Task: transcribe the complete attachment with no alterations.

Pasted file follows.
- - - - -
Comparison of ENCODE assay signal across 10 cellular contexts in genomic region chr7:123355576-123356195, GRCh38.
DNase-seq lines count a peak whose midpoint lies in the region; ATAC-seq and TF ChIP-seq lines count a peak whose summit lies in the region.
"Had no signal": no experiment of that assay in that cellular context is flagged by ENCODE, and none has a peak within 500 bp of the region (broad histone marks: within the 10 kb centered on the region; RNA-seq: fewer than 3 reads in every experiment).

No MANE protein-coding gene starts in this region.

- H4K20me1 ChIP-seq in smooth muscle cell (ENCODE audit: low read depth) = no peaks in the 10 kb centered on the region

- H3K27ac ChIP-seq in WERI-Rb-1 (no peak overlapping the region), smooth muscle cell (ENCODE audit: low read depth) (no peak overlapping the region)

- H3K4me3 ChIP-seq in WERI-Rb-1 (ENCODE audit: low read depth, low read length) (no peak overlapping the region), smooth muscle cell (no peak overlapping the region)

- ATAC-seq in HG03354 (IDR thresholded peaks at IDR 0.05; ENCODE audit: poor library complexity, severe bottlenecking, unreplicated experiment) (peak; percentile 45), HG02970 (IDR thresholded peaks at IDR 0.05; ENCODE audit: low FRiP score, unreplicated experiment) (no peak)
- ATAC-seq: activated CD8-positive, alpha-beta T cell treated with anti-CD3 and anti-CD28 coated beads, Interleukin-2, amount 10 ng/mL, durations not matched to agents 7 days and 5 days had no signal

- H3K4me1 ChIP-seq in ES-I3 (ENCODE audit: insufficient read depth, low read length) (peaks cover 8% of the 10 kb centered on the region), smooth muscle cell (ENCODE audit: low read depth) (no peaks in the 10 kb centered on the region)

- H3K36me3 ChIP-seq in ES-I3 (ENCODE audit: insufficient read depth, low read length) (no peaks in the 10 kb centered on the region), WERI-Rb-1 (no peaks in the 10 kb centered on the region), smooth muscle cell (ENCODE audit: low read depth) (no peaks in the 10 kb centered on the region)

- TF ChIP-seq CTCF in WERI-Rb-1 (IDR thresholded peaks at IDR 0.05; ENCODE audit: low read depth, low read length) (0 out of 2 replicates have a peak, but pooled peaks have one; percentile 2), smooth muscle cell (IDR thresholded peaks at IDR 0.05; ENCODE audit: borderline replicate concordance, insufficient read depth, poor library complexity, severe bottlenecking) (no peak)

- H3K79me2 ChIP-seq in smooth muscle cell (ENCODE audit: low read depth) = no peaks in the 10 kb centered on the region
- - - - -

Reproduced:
Comparison of ENCODE assay signal across 10 cellular contexts in genomic region chr7:123355576-123356195, GRCh38.
DNase-seq lines count a peak whose midpoint lies in the region; ATAC-seq and TF ChIP-seq lines count a peak whose summit lies in the region.
"Had no signal": no experiment of that assay in that cellular context is flagged by ENCODE, and none has a peak within 500 bp of the region (broad histone marks: within the 10 kb centered on the region; RNA-seq: fewer than 3 reads in every experiment).

No MANE protein-coding gene starts in this region.

- H4K20me1 ChIP-seq in smooth muscle cell (ENCODE audit: low read depth) = no peaks in the 10 kb centered on the region

- H3K27ac ChIP-seq in WERI-Rb-1 (no peak overlapping the region), smooth muscle cell (ENCODE audit: low read depth) (no peak overlapping the region)

- H3K4me3 ChIP-seq in WERI-Rb-1 (ENCODE audit: low read depth, low read length) (no peak overlapping the region), smooth muscle cell (no peak overlapping the region)

- ATAC-seq in HG03354 (IDR thresholded peaks at IDR 0.05; ENCODE audit: poor library complexity, severe bottlenecking, unreplicated experiment) (peak; percentile 45), HG02970 (IDR thresholded peaks at IDR 0.05; ENCODE audit: low FRiP score, unreplicated experiment) (no peak)
- ATAC-seq: activated CD8-positive, alpha-beta T cell treated with anti-CD3 and anti-CD28 coated beads, Interleukin-2, amount 10 ng/mL, durations not matched to agents 7 days and 5 days had no signal

- H3K4me1 ChIP-seq in ES-I3 (ENCODE audit: insufficient read depth, low read length) (peaks cover 8% of the 10 kb centered on the region), smooth muscle cell (ENCODE audit: low read depth) (no peaks in the 10 kb centered on the region)

- H3K36me3 ChIP-seq in ES-I3 (ENCODE audit: insufficient read depth, low read length) (no peaks in the 10 kb centered on the region), WERI-Rb-1 (no peaks in the 10 kb centered on the region), smooth muscle cell (ENCODE audit: low read depth) (no peaks in the 10 kb centered on the region)

- TF ChIP-seq CTCF in WERI-Rb-1 (IDR thresholded peaks at IDR 0.05; ENCODE audit: low read depth, low read length) (0 out of 2 replicates have a peak, but pooled peaks have one; percentile 2), smooth muscle cell (IDR thresholded peaks at IDR 0.05; ENCODE audit: borderline replicate concordance, insufficient read depth, poor library complexity, severe bottlenecking) (no peak)

- H3K79me2 ChIP-seq in smooth muscle cell (ENCODE audit: low read depth) = no peaks in the 10 kb centered on the region